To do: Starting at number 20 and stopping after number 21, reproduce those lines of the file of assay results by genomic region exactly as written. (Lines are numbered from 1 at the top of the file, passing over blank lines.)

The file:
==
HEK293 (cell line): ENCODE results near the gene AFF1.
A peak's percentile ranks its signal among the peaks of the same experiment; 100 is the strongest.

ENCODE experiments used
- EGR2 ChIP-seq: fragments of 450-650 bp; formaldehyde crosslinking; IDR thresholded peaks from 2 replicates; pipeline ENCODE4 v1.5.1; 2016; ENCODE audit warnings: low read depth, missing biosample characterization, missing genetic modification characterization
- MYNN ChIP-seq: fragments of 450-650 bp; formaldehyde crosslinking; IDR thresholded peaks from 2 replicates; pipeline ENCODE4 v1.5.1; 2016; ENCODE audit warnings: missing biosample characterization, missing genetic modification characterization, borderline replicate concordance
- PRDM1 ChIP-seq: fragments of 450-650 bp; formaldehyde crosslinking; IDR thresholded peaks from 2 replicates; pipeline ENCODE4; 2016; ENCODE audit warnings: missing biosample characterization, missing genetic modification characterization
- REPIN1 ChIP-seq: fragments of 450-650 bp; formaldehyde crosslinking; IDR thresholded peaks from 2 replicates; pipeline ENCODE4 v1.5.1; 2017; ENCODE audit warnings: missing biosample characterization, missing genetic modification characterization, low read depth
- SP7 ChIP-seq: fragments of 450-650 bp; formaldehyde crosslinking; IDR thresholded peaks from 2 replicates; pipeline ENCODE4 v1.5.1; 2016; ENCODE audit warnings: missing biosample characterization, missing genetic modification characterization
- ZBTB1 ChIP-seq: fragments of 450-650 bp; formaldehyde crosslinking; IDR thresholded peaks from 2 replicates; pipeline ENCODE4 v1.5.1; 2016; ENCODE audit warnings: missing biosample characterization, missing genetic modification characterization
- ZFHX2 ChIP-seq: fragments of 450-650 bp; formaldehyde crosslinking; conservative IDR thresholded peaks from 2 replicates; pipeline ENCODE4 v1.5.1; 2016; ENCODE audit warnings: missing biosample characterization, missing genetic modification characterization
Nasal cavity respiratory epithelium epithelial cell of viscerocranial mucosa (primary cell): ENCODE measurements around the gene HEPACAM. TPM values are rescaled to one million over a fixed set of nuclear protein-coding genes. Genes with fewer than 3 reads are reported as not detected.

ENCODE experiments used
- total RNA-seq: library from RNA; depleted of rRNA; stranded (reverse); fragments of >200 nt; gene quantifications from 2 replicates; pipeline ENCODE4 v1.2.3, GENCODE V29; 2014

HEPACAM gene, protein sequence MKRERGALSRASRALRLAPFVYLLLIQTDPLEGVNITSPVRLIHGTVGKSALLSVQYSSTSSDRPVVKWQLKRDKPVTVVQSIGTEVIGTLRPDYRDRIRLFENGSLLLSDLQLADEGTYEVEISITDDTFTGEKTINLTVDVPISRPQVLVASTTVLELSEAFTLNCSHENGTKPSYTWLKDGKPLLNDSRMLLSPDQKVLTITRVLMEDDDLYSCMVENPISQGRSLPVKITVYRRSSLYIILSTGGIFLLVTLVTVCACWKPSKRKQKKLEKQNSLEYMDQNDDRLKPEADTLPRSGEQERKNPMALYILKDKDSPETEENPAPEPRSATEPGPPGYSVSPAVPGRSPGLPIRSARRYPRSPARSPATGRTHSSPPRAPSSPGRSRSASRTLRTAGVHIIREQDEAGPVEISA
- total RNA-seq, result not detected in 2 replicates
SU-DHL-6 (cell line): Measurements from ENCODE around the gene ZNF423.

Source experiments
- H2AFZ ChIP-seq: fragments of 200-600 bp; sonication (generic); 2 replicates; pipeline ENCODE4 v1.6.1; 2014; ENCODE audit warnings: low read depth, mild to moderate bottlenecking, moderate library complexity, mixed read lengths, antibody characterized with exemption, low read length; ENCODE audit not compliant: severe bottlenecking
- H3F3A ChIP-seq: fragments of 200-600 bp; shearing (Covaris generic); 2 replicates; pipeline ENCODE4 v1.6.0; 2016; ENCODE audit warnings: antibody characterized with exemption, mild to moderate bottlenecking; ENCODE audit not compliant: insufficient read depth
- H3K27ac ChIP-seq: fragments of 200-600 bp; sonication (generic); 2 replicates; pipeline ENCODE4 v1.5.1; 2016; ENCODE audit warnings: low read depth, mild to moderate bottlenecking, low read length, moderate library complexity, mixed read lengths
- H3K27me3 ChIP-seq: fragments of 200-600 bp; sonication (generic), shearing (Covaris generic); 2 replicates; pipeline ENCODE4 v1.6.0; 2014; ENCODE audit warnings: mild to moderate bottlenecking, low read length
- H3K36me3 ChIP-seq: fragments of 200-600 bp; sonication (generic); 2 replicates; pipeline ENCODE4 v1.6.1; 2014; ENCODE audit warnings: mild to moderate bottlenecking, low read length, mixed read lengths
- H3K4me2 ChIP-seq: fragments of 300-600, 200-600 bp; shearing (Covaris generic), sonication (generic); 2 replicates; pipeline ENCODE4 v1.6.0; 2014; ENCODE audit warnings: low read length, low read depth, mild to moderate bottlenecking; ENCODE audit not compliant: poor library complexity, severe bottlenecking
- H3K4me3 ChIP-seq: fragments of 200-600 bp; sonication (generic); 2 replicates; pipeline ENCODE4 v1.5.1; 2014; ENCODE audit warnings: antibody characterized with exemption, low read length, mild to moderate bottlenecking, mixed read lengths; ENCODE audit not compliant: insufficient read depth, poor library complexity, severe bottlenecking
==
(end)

- H3K27ac ChIP-seq: fragments of 200-600 bp; sonication (generic); 2 replicates; pipeline ENCODE4 v1.5.1; 2016; ENCODE audit warnings: low read depth, mild to moderate bottlenecking, low read length, moderate library complexity, mixed read lengths
- H3K27me3 ChIP-seq: fragments of 200-600 bp; sonication (generic), shearing (Covaris generic); 2 replicates; pipeline ENCODE4 v1.6.0; 2014; ENCODE audit warnings: mild to moderate bottlenecking, low read length